Note to Our Readers
Next month, I will retire as director of your Missouri Department of Conservation. There are seasons and cycles in nature, and a season is changing in my life. I have enjoyed this work, but I look forward to the next season. My wife, Janet, and I are moving to our Carter County farm, where we can live simply, close to the land and close to our family.
It has been a remarkable journey from childhood on a small Ozark farm to teacher, conservation agent and director of this excellent state agency. The real credit for my career belongs to my family who supported and endured through years in which my conservation service required a depth of time and commitment. My wife, my sons and my parents shared that commitment and understood what I did and why.
I have tried to be mindful that Missourians have a wide range of desires and expectations. Department leaders have listened to the public in a variety of ways, from dozens of town hall meetings to surveys of hunters and anglers to public comment via the Web, e-mail and the Department ombudsman.
Much has been achieved. We streamlined operations to save money and balance necessary capital improvement projects and important public services. Some credit for this rests in execution of a good strategic plan, but the real credit belongs to many excellent conservationists, both staff and volunteers, who have worked with commitment, passion and energy for a mission in which they genuinely believe.
We completed conservation education facilities in Kansas City, St. Louis, Cape Girardeau, Joplin and Winona and began new school programs, because Missourians consistently tell us that conservation education is one of their top priorities. We also improved fish hatcheries, shooting ranges, roads, parking lots, stream accesses and other facilities to encourage and enhance hunting, angling and other outdoor experiences on conservation lands. We have improved or created thousands of acres of upland wildlife habitat on conservation areas. We mounted an ambitious program of service to Missouri landowners, and, in so doing, we helped people improve their fish, forest and wildlife habitat, too.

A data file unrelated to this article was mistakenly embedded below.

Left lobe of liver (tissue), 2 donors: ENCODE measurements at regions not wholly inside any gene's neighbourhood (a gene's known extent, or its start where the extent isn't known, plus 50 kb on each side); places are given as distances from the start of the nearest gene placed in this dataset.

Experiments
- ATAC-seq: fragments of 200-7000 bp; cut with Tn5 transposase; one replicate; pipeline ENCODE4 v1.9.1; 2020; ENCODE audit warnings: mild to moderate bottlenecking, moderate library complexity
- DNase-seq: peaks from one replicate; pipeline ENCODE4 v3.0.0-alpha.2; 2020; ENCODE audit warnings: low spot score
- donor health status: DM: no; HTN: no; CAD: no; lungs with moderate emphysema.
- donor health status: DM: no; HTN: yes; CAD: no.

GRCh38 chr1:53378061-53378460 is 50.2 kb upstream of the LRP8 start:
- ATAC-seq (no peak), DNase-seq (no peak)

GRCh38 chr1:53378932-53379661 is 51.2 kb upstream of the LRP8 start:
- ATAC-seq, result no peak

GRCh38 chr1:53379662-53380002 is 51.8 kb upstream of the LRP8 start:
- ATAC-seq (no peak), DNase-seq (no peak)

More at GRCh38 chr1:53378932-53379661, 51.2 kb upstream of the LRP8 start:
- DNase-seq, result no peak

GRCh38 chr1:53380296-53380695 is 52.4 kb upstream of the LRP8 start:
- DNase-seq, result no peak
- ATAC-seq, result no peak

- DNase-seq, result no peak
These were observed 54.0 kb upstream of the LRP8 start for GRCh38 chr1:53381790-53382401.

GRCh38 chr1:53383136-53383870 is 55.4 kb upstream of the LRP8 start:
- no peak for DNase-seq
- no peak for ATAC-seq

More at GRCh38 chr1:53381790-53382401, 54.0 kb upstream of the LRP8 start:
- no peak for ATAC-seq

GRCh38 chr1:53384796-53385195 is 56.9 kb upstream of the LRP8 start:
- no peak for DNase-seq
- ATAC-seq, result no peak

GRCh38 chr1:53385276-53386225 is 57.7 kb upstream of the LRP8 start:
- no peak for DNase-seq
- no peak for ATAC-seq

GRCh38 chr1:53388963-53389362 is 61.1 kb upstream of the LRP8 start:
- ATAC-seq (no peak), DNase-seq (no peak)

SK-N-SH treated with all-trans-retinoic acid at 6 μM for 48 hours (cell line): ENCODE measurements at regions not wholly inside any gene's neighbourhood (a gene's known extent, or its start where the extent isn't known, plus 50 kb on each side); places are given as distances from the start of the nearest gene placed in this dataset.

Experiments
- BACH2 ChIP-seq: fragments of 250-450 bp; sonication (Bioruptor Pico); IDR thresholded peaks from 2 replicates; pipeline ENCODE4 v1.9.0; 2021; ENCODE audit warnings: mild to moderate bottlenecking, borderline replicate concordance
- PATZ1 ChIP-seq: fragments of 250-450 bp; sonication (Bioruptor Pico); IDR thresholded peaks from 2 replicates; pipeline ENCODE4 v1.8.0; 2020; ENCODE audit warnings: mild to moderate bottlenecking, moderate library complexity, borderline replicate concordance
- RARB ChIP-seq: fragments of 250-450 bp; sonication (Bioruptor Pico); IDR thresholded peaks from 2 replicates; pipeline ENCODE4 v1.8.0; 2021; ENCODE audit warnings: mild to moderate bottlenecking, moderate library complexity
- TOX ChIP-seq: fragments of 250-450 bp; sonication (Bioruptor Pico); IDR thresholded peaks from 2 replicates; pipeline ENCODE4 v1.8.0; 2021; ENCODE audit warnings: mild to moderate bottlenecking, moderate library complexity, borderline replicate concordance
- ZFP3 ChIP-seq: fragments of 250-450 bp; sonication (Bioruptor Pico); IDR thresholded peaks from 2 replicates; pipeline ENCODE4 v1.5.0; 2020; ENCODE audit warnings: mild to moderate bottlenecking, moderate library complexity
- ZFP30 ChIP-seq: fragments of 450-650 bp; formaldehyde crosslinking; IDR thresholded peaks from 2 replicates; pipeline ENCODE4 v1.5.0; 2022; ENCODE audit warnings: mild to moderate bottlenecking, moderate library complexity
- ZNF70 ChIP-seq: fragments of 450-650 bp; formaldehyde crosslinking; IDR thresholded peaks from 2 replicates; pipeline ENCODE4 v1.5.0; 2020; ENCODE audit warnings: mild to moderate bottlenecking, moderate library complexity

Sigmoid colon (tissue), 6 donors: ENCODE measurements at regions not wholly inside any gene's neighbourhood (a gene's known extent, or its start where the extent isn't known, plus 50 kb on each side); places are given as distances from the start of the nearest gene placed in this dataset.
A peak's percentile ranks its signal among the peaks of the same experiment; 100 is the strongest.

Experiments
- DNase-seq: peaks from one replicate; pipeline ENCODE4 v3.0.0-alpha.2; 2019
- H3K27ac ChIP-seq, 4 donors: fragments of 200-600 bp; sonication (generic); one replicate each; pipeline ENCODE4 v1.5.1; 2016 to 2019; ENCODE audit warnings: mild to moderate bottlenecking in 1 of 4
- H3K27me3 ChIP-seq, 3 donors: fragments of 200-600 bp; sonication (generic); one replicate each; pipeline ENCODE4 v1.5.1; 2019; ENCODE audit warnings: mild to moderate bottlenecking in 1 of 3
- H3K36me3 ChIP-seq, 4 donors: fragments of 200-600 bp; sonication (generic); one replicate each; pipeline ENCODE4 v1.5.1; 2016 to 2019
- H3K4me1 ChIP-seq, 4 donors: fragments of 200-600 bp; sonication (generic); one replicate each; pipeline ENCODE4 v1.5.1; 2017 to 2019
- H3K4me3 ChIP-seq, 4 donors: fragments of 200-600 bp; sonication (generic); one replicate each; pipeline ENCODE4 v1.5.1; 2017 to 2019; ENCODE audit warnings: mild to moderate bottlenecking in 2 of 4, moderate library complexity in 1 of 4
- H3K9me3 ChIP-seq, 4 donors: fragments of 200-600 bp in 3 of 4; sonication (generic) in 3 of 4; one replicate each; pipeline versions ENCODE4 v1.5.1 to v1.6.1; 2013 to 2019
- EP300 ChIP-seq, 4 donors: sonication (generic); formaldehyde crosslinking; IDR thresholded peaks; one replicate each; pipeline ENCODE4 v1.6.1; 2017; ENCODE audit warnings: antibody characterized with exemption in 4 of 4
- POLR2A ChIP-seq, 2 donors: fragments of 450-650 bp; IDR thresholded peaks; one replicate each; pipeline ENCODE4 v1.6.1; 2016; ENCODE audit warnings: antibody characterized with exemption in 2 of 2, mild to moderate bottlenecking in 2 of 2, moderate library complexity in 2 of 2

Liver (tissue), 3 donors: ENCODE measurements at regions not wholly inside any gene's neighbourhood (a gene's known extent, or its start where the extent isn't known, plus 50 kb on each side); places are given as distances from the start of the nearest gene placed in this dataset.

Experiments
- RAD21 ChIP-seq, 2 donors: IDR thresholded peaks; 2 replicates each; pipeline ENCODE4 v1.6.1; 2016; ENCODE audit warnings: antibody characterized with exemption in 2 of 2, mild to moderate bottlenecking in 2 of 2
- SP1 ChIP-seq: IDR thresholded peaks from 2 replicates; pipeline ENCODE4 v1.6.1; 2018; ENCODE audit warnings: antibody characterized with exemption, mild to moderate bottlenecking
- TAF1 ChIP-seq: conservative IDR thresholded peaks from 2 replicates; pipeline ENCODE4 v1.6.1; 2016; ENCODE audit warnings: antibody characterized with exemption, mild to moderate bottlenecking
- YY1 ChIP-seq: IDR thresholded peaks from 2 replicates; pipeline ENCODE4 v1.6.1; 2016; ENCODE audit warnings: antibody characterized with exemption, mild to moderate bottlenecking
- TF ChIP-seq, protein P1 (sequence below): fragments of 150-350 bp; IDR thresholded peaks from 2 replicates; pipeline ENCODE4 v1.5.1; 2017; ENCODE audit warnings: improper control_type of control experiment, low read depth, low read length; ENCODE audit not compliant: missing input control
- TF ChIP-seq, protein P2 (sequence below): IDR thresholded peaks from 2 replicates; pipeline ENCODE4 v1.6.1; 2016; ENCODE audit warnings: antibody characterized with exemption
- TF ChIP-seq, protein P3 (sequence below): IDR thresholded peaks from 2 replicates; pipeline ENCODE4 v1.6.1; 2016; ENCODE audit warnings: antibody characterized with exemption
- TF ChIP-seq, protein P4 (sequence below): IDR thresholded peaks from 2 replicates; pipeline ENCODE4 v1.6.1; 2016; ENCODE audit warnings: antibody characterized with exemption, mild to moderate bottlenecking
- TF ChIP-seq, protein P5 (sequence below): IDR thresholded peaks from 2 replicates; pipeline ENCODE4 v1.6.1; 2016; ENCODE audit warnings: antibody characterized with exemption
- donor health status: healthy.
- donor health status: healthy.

I am pleased with the breadth and depth of progress the Department has made in the past seven and half years, and I look forward with optimism to the next cycle of Department leadership. The next director and leadership team will advance the cause of conservation in ways and deeds I cannot know today.
I regard the Department and the Missouri Conservation Commission to be the highest of public institutions and models for what public service should be. I feel blessed and privileged to have been a small part of it.
Above all, I wish to leave you with a heartfelt expression of thanks for the trust you have placed in Missouri’s special system of conservation governance and in me. Citizen support is the foundation of Missouri’s remarkable conservation story through decades of challenge and progress. Missouri conservation has been and will continue to be what the people want it to be, and I am confident that the best days are yet to come.
John Hoskins, director